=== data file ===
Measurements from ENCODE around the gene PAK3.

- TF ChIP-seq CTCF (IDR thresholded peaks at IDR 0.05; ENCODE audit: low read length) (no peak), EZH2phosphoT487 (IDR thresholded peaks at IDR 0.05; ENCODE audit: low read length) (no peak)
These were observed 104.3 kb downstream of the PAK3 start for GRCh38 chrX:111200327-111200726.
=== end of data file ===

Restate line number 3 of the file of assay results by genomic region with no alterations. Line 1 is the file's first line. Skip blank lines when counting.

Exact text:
These were observed 104.3 kb downstream of the PAK3 start for GRCh38 chrX:111200327-111200726.